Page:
A visit to the Society of Illustrators in New York City
Checking out From Brotherman to Batman, Nora Krug, and book illustration at the Society of Illustrators on the Upper East Side
The Society of Illustrators was founded in 1901 with a mission to “promote generally the art of illustration and to hold exhibitions from time to time.” Over the years, they have boasted such illustrious members as N.C. Wyeth, James Montgomery Flagg, and Charles Dana Gibson. In 1981, the Society established their Museum of Illustration, which features art exhibits, education programs, and juried competitions each year. The Society of Illustrators and the Museum can currently be found at 128 E. 63rd street, and, during my recent trip to New York City, happened to be featuring two comics-related exhibits, as well as one exhibit that was not comics related, but poked at a question that often comes up in comics circles.
From Brotherman to Batman
The exhibit behind my trip to the Society was The Artist’s Experience: from Brotherman to Batman, which was placed on the third floor of the Society, where there's a bar (and behind the bar, an actual Norman Rockwell painting called Dover Coach, which Rockwell donated to the Society when they found their permanent location). On exhibit were original comics pages, illustrations, and reproductions from artists Dawud Anyabwile, Denys Cowan, Afua Richardson, Alitha Martinez, John Jennings, Larry Stroman, Darryl Banks, Ronald Wimberly, Khary Randolph, Jamal Igle, Micheline Hess, Sanford Greene, Eric Battle, Marcus Williams, Chuck Collins, Damion Scott, and Robyn Smith.
In a statement from exhibit co-curator Shawn Martinbrough (who curated the exhibit alongside Karama Horne), "'The Artist's Experience: From Brotherman to Batman' is more than a celebration of the work of talented Black sequential artists from across the comic book spectrum… the exhibit is also an exploration of a myriad of art styles." And it's true, there is a wide range of artistic styles on display in Brotherman to Batman, from Ronald Wimberly (one of my favorites)'s scratchy pen art style to traditional bombasitic Big 2 style from Denys Cowan to the more contemporary illustrative style from Robyn Smith. What would have been nice would to have more written and historical context around each creator's work and maybe even some analysis on how the artists' work sit in conversation with the other work on display. However, just seeing the scope of comics art from black artists all in one place was quite cool.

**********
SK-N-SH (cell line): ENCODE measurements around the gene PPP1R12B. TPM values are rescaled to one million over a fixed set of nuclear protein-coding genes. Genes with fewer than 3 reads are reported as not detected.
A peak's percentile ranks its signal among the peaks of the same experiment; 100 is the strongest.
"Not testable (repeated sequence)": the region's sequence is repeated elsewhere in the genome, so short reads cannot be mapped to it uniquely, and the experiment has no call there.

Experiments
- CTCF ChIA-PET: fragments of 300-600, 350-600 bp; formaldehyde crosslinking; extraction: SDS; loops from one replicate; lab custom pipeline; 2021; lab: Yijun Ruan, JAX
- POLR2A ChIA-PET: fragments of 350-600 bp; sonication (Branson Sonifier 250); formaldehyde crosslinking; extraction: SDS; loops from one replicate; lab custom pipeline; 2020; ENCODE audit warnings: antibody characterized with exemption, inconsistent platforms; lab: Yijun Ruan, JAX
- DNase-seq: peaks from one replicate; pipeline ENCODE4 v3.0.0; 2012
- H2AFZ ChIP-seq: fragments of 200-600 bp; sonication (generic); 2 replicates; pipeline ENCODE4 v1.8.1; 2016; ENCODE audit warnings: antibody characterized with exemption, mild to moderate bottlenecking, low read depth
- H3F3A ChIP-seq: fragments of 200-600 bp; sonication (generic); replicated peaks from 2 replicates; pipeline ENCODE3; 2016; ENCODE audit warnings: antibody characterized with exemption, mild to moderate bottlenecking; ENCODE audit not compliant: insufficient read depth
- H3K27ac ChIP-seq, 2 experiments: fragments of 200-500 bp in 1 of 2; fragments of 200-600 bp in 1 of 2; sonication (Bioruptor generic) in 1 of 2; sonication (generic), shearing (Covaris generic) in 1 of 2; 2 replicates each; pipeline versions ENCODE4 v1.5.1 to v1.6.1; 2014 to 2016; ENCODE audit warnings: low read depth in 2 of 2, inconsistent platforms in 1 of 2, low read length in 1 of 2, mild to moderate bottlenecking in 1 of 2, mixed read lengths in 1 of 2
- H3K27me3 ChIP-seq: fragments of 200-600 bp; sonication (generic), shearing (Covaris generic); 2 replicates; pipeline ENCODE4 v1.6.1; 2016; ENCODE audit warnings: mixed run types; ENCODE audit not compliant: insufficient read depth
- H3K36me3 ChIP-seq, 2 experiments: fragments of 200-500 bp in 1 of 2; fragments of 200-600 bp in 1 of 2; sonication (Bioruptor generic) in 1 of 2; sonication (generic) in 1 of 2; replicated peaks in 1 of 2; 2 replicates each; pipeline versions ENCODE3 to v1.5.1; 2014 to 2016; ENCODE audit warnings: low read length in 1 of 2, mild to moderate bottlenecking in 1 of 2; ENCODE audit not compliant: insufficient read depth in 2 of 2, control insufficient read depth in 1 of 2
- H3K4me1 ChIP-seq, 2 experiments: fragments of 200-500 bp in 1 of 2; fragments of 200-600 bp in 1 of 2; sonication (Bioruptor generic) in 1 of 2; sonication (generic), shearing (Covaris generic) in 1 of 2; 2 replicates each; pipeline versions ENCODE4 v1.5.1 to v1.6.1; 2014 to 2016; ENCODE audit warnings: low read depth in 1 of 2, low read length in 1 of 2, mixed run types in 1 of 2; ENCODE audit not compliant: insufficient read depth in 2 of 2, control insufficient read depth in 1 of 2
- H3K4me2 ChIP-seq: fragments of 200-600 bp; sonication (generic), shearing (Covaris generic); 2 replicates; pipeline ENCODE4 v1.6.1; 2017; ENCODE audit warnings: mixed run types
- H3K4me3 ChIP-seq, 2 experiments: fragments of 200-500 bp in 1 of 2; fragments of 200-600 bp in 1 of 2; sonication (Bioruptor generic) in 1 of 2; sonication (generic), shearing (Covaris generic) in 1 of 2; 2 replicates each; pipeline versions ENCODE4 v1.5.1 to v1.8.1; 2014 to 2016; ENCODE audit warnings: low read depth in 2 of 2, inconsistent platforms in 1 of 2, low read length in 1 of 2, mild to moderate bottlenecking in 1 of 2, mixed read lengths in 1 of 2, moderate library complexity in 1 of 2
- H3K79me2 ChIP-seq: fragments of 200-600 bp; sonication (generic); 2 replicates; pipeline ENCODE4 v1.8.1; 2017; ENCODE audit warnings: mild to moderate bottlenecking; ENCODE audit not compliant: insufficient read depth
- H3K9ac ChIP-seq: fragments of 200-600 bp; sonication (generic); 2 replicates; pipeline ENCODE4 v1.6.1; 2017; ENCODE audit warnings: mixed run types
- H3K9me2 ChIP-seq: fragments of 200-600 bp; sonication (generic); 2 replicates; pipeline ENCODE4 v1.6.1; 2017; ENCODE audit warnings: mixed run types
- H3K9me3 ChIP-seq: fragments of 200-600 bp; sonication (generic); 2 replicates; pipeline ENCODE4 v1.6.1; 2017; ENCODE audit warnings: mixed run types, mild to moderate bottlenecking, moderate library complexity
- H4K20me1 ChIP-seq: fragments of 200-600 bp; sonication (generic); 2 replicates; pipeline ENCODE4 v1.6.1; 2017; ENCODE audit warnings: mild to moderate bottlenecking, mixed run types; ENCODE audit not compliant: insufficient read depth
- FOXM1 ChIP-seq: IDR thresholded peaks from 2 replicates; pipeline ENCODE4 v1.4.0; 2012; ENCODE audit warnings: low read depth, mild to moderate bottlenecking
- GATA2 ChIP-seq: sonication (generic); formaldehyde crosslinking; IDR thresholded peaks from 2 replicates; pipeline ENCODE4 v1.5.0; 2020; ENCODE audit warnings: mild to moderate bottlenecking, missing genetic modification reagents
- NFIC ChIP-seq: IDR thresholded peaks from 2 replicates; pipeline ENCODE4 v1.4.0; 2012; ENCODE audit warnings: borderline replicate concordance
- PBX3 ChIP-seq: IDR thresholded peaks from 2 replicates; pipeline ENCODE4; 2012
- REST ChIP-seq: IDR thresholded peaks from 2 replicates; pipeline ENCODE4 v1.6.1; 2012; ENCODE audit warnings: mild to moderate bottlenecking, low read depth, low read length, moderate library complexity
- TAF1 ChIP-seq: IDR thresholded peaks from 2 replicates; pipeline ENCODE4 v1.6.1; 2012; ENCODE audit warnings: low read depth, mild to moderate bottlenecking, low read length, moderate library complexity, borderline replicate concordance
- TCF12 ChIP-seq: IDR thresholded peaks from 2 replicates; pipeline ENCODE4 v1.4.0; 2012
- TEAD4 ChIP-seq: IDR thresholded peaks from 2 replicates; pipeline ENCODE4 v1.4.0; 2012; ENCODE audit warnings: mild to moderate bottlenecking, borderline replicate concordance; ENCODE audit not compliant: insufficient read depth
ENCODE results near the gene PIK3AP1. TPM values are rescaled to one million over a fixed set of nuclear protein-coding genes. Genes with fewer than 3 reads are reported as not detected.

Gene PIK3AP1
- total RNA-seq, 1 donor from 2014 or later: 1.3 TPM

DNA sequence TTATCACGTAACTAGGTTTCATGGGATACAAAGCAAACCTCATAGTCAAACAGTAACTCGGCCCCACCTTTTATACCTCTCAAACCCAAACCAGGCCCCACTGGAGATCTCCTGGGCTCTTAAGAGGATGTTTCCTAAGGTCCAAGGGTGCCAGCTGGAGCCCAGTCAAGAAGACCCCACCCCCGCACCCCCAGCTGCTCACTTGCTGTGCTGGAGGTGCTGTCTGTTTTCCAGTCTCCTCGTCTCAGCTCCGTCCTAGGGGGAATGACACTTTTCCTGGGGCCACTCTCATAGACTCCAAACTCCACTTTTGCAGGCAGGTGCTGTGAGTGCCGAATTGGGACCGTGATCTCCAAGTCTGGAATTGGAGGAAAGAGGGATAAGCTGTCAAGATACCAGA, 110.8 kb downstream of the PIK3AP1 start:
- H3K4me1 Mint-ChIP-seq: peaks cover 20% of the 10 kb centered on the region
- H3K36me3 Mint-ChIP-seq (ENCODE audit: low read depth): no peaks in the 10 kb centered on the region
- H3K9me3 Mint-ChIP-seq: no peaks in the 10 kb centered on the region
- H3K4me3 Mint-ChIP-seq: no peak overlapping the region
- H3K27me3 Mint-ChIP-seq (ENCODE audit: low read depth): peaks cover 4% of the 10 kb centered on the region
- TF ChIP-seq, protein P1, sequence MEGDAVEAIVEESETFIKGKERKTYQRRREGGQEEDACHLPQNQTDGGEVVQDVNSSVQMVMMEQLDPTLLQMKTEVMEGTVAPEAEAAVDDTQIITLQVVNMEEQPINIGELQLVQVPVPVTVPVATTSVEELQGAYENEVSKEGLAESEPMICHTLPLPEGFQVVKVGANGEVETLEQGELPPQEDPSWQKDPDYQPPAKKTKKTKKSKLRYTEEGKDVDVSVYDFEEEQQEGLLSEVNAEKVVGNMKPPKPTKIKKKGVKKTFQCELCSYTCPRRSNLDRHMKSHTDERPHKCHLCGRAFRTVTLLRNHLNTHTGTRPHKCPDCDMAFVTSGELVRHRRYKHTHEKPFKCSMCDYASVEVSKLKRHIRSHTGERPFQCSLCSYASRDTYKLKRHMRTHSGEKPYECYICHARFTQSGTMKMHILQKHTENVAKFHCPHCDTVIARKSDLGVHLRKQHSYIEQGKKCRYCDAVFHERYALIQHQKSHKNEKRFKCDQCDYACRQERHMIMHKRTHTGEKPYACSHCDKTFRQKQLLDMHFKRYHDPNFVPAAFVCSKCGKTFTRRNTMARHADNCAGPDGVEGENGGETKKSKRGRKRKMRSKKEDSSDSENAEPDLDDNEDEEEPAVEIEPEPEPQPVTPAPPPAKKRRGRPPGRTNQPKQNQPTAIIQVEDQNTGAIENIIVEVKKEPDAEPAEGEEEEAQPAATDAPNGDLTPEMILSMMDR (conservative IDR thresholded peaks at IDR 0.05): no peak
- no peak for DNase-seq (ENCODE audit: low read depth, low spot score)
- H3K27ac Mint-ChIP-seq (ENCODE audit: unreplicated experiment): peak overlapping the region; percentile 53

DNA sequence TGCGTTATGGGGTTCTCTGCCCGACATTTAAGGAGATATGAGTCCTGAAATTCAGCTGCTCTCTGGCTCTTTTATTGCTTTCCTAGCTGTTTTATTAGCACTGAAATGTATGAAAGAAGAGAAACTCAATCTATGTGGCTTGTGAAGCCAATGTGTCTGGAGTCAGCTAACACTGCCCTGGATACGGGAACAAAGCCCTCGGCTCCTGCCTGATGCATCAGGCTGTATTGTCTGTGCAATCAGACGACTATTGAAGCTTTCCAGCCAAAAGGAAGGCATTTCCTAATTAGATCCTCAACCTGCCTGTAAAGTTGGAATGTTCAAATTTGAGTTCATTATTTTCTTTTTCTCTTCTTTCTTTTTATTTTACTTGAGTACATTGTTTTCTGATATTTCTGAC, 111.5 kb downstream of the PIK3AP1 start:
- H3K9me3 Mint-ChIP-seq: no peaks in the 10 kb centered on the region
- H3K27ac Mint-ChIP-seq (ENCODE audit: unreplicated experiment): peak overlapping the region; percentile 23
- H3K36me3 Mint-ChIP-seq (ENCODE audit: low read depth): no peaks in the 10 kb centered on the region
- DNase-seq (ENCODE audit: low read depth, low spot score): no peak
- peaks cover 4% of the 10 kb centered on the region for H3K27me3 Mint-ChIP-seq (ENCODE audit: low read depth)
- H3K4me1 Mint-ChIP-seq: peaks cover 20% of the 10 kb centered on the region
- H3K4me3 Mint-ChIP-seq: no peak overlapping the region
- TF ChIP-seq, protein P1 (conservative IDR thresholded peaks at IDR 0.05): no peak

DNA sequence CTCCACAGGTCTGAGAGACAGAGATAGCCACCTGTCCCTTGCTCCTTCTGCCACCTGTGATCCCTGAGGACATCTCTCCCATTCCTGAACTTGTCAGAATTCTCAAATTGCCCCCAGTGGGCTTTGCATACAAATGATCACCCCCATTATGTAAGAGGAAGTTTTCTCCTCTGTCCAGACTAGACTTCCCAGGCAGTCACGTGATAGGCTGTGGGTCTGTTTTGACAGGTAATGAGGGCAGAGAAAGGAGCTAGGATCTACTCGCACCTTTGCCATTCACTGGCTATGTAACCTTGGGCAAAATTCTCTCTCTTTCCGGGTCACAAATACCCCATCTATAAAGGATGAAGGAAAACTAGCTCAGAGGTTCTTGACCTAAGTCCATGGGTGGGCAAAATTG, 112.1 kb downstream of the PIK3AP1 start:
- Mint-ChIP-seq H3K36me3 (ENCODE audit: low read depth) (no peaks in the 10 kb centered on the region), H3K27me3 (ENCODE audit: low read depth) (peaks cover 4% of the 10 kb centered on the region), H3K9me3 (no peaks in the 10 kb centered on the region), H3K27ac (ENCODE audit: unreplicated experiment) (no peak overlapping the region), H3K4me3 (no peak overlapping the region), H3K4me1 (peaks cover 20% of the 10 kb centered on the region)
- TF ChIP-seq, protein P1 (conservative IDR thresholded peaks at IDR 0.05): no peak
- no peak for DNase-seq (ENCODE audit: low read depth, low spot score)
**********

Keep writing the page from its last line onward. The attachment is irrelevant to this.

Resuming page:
Illustrator as Witness
On the second floor of the Society was an exhibit of comics artist Nora Krug's work titled Illustrator as Witness (though the exhibit was mean to have closed in early October, so I am not sure if I was seeing the entire thing). Krug is known for her illustrations which have been published in The New York Times, the LA Times, and Business Week and her memoir Belonging: A German Reckons with History and Home. The exhibit featured reproductions and some original art, including a reproduction of each page from Krug's 10-page biography of Ena Takehiko, a Japanesse WWII Kamakaze pilot and survivor. This exhibit did an excellent job of showcasing the diversity and scope of Krug's work, from sketches to collage to traditional illustration.